‘To the person who took my laptop yesterday,’ says a note on the notice board of the Faculty of Technology, Policy and Management, ‘could you please give it back to me. I will give you the amount of money you want. I can even pay in advance. The data is so important and I am really worried.’
This cry for help came from the Chinese PhD candidate, Rayna Wu. She was alone in her room at 16:40 on Monday 30 September and went to get some water. She closed the door behind her, but did not lock it with her pass. “The coffee corner is close to my office and it only takes a couple of minutes,” she says.
When she came back, her silver MacBook Pro had disappeared, says Wu. Her mobile phone was still on the table under a sheet of paper. “My colleague came in just before me and said that the door was open when she came in,” says Wu. “Other people didn’t see anyone walking down the corridor.”
The PhD candidate went to the service desk where a staff member phoned security. Wu told her story and a report was made. She was very upset the first few days after the theft. Wu is at TU Delft on an exchange for her doctoral degree research – she will obtain her doctorate in China – and has now lost 10 months’ work. She can only retrieve part of her work in emails and she thinks that she will have to spend two months catching up.
Where her laptop is now is anyone’s guess. An app that could locate it has not yet thrown up any clues. “The laptop has not connected to the internet. It’s probably been refurbished,” says Wu.
Her Indonesian colleague one floor down was also the victim of theft. This makes Wu think that the thief is targeting Asians. “We are less aware of theft. There are cameras everywhere in China – why aren’t there cameras everywhere here?”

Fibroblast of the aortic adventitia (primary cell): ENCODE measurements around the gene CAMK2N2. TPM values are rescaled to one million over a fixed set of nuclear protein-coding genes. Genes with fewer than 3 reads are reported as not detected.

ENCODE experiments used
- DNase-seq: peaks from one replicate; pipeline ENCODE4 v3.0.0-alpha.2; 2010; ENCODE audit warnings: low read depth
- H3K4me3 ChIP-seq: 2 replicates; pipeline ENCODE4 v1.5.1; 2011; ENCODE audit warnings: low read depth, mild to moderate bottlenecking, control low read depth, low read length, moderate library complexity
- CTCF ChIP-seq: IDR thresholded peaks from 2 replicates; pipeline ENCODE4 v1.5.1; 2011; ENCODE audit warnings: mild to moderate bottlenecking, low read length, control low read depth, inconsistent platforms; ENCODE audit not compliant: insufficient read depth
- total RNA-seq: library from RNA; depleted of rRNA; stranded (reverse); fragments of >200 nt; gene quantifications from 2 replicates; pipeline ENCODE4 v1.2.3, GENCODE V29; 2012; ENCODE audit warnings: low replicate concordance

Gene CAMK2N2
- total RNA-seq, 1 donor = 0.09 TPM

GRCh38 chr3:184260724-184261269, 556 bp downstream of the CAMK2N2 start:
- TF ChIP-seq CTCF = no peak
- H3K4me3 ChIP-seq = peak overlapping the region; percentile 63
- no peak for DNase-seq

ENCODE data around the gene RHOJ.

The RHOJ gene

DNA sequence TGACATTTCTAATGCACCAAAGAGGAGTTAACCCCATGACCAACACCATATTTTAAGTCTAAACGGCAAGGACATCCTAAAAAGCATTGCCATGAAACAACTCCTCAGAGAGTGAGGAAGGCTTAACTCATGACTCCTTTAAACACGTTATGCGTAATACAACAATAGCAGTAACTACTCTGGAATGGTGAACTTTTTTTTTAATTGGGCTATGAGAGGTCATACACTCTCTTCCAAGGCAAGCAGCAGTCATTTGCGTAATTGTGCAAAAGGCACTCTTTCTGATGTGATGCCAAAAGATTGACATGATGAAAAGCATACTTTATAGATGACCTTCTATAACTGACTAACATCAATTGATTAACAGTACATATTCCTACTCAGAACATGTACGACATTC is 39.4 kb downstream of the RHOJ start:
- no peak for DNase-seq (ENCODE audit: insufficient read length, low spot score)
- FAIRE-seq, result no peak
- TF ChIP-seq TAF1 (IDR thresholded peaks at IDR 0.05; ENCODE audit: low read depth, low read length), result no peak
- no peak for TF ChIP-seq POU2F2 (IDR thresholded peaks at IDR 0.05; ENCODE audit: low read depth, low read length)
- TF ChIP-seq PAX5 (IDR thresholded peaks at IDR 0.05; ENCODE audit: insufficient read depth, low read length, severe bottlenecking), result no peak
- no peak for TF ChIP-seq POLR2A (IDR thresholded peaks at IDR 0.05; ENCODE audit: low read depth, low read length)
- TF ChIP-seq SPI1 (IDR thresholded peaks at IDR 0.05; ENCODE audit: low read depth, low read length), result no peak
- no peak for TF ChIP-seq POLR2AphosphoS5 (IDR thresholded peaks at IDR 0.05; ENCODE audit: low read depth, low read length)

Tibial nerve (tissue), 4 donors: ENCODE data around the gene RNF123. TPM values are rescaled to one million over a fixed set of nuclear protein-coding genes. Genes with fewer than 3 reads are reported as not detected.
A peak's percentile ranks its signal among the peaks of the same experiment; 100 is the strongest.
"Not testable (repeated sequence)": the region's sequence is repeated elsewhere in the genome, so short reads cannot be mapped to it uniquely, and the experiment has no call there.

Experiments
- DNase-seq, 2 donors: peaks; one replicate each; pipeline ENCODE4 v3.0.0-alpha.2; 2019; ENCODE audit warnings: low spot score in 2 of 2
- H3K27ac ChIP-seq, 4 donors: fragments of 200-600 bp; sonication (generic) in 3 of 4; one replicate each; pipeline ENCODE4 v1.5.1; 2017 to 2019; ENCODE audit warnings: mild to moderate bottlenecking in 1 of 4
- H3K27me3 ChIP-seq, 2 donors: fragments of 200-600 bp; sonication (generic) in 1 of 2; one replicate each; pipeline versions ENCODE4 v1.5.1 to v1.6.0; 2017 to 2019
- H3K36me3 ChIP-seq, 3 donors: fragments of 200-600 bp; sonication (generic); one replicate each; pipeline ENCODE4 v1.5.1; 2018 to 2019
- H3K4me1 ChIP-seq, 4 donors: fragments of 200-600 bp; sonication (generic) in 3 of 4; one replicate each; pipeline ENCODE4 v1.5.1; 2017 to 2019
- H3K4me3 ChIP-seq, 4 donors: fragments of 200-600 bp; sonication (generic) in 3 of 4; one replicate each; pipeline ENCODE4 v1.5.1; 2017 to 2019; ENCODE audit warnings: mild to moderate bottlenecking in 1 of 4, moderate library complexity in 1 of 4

According to TU Delft spokesperson Karen Collet, there are cameras and the Faculty is working on having the doors lock automatically. “Up to now people had the choice as they could easily accidentally lock themselves out,” explains Collet.
This year, nine laptops have been stolen from the Faculty. The Safety and Security project leader Amer Gobeljic says that these were five TU Delft and four privately owned laptops. The TU Delft laptops were insured, but the private ones were not.
Nobody knows if any of the laptops were found. “You rarely find them again,” says the police spokesperson Annemarie de Mooij. “It is easy to steal something in a public building. You can hide a laptop in your bag just like that and if you don’t have any images, it’s really hard to find out who did it. It’s better to take preventive action.”
Given the open character of the buildings, TU Delft regularly advises the following.
- Keep a close eye on your belongings and those of your direct colleagues and students.
- Attach your laptop to a cable.
- Close doors.
- Do not leave valuable things behind.
- Make back-ups.
These tips were shared during the Safety Week. But for Wu they came too late.